© Andreypopov | Dreamstime.com - Judge Holding Documents Photo
In 1998, Arizona voters passed Prop 200 also known as The Clean Elections Act
. It established a five member commission that would make rules as to the providing of tax payer money to participating candidates. It reduced limits on contributions to non-participating candidates and private donations to participating candidates. It also administered a “matching funds” program by which a participating candidate would receive extra money to match any private donations to non-participating candidates over a certain amount.
In 2011, as a result of a suit filed by the Goldwater Institute,
the U.S. Supreme Court struck down the matching funds provision because it violated the first amendment of the U.S. Constitution. It noted that candidates would limit their own campaign activity and funding to avoid supporting their opponents. Individuals who would normally participate in the process by donating to the candidate of their choice realized that, due to the matching funds, that they could not effectively support their candidate.
Last year the Legacy Foundation Action Fund ran ads in several states criticizing the U.S. Conference of Mayors and its president. See the problem? Well, there was none, but since the president was Scott Smith of Mesa, Arizona, and a gubernatorial candidate, the Clean Elections Commission
decided that the ads were a campaign donation and fined the group $95,000 for not reporting it to them.
The Secretary of State for Arizona, Michele Reagan,
whose responsibility it is to administer elections and all laws pertaining to them, knew that the commission had no authority to regulate independent groups. She ran it by an administrative law judge who agreed and reversed the fine.
The Clean Election Commission in effect said forget you and the judge you rode in on, and is pressing the fine.
So now the Secretary of State has to pursue a legal challenge against the commission. She is being represented by, you guessed it, the Goldwater Institute
. Here are some statements from the Goldwater Institute lawyer, Jim Manley, as they appeared of the Secretary’s web site:
“This is a serious case of mission creep. The Citizens Clean Election Commission has absolutely no authority to regulate or fine independent political groups,” said Jim Manley, a senior attorney with the Goldwater Institute’s Scharf-Norton Center for Constitutional Litigation and one of the lawyers representing the Secretary of State. “The Clean Elections Commission is trying to enforce political speech regulations that directly contradict the rules the Legislature and Secretary of State have already set up.”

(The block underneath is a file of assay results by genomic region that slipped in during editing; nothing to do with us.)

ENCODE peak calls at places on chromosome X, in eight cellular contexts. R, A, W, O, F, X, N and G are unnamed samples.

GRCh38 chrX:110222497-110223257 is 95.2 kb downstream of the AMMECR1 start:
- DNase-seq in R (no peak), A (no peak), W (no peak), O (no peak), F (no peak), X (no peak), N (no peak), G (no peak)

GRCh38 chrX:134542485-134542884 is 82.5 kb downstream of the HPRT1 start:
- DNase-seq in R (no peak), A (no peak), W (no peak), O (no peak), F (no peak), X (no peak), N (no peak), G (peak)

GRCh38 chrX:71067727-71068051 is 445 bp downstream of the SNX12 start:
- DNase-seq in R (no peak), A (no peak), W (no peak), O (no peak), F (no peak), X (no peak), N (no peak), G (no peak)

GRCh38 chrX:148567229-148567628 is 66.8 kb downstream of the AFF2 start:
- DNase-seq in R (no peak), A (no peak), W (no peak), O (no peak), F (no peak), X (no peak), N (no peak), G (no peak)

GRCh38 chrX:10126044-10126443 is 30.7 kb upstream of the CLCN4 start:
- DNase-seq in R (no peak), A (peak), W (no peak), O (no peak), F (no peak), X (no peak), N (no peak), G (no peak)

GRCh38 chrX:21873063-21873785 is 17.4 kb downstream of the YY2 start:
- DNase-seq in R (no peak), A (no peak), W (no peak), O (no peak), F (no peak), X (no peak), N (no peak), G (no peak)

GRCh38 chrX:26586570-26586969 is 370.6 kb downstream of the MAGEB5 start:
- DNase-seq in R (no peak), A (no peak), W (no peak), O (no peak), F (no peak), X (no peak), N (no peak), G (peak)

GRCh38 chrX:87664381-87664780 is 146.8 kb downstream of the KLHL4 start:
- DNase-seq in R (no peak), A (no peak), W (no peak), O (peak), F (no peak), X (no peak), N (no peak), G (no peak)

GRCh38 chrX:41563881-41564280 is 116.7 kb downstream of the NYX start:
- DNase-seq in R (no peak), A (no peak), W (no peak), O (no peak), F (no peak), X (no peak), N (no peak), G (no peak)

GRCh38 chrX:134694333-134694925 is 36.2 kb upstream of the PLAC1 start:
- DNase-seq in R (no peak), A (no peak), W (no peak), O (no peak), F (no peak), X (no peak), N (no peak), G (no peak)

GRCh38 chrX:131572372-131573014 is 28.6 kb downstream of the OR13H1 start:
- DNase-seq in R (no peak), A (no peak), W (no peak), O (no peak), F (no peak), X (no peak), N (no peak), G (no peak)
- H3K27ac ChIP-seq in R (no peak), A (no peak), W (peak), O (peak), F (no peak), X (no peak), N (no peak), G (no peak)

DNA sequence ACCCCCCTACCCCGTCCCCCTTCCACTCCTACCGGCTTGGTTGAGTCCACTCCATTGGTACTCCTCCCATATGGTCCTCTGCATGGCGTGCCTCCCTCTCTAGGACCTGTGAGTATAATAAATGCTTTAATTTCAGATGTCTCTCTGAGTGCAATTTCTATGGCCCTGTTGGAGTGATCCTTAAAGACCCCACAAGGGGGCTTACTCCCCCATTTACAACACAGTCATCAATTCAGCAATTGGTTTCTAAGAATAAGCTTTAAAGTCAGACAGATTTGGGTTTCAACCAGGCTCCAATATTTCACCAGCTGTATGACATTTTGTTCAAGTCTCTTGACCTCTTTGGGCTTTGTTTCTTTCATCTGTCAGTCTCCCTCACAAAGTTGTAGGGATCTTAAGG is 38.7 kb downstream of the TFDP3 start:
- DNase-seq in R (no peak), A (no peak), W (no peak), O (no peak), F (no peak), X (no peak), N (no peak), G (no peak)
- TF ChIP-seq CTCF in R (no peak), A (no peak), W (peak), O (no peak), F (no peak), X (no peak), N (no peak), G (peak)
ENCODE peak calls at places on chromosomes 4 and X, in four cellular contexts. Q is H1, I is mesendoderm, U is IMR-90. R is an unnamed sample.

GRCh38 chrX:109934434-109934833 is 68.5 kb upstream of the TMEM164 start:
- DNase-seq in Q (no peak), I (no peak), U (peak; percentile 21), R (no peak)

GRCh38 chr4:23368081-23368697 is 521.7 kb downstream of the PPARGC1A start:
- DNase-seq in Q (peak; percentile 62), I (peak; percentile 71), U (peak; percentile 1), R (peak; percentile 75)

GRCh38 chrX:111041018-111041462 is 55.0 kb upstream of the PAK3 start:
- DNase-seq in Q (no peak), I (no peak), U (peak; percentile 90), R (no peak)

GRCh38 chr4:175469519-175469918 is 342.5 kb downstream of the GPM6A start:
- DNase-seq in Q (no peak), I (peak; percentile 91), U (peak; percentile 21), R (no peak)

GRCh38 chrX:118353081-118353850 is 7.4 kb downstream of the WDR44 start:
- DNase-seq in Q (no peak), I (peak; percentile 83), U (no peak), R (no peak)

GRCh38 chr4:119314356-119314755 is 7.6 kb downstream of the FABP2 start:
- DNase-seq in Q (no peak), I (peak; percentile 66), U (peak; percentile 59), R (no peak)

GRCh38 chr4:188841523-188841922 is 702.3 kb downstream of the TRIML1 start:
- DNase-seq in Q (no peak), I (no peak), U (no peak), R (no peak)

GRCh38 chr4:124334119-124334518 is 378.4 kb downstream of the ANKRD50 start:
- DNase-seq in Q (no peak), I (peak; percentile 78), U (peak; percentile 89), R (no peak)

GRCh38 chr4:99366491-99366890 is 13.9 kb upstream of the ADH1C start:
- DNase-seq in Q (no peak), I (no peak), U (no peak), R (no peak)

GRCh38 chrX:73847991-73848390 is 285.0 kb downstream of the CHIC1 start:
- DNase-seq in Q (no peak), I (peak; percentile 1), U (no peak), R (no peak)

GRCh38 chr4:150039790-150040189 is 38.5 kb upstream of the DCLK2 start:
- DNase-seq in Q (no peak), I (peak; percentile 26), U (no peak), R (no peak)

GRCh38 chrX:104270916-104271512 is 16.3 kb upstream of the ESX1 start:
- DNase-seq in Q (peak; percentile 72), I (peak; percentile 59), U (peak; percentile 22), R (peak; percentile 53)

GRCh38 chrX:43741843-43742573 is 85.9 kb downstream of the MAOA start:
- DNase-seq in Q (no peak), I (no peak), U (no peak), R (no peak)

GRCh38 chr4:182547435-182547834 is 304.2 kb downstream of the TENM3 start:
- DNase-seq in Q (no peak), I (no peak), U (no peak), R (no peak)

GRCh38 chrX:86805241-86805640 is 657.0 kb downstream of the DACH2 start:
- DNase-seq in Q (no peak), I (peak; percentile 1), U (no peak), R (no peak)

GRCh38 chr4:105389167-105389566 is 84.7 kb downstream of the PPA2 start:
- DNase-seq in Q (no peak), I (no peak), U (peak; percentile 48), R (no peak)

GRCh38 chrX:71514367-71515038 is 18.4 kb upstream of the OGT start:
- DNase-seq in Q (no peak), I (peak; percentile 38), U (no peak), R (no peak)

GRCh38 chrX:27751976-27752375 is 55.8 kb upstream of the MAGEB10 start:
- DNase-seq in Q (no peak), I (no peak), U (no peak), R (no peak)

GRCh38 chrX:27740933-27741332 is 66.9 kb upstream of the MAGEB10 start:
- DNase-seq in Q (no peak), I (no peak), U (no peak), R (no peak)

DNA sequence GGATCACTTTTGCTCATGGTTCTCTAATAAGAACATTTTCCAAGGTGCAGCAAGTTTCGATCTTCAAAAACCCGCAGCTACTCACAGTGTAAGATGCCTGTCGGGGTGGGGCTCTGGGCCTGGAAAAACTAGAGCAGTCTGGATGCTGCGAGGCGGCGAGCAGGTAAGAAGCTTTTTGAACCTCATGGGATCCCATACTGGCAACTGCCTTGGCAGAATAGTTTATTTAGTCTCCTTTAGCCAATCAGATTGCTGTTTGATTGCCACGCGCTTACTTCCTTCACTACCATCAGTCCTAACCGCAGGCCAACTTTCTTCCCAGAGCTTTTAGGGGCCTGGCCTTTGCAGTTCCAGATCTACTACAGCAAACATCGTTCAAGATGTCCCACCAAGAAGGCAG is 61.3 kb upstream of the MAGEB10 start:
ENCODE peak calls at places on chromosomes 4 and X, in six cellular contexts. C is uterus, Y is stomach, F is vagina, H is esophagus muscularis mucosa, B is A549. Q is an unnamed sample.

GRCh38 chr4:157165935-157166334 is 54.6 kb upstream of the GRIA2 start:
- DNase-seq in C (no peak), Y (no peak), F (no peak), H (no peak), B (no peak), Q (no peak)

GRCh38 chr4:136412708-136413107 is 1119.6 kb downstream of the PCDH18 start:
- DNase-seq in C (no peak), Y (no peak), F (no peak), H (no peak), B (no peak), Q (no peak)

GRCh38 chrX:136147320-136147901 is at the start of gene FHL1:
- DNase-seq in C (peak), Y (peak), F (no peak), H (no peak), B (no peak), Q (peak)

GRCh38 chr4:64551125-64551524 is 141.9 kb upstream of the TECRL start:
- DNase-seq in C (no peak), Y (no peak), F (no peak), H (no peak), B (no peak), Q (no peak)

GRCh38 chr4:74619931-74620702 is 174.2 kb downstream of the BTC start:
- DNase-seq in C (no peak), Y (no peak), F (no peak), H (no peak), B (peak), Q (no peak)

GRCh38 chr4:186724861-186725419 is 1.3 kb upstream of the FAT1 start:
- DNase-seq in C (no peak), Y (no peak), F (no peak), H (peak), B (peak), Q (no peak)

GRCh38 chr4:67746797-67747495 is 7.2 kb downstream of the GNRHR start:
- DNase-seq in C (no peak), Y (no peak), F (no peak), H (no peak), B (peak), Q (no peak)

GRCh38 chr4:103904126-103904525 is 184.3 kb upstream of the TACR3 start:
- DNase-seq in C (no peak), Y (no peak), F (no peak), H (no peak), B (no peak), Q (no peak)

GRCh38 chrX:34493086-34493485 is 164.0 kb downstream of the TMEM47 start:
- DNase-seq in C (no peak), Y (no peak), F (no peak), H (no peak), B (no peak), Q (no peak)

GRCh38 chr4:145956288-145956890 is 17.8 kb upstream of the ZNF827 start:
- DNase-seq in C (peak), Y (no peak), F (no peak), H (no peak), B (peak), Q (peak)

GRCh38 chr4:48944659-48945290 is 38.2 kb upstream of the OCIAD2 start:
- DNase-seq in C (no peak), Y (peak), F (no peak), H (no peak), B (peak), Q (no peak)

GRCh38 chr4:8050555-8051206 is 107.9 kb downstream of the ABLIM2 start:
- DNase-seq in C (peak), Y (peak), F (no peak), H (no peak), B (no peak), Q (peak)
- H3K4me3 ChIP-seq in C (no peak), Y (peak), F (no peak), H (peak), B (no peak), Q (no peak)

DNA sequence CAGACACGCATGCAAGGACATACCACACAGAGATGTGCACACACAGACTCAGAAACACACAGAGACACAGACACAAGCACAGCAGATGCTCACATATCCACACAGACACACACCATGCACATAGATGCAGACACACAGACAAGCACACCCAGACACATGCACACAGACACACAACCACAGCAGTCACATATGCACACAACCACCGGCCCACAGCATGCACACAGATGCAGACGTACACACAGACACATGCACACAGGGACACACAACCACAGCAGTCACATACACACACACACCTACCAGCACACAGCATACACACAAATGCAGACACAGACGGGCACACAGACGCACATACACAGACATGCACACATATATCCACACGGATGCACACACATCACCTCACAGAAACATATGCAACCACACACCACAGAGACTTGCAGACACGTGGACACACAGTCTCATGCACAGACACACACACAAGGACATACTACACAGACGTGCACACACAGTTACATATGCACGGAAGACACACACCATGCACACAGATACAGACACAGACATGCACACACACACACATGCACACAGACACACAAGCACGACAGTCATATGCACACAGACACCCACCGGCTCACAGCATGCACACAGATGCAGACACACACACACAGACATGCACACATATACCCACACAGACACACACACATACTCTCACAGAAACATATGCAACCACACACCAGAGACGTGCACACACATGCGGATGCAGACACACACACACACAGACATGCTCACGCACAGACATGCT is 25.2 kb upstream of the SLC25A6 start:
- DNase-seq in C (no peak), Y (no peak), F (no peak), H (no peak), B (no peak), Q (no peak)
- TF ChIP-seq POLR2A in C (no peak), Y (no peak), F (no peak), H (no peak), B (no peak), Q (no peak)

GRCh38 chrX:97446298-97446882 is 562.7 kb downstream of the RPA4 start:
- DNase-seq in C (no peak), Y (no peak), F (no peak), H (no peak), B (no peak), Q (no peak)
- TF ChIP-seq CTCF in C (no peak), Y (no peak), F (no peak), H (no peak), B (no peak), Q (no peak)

The Clean Elections Act passed by voters in 1998 gave the Commission the authority to provide taxpayer-funded political candidates with “matching funds” when an independent expenditure was made on behalf of their opponents. In 2011, the matching funds provision was struck down by the U.S. Supreme Court as unconstitutional in a case filed by the Goldwater Institute. With matching funds eliminated, any authority to examine independent expenditures and their costs was also eliminated.
The Clean Elections Commission never had authority to regulate or fine independent groups, it only had the ability to determine how much an independent expenditure was worth to opponents of a taxpayer-funded candidate and then provide matching funds in that amount.
So, if the Clean Elections Commission can make up its own rules and determine the extent of its own authority, could it fine a reporter who wrote an expose’ on a candidate? Could it fine you for that unreported $5 bumper sticker? The Clean Election Act never delivered on the promises and is fraught with unintended consequences - most of which are direct threats to free speech. Repeal it.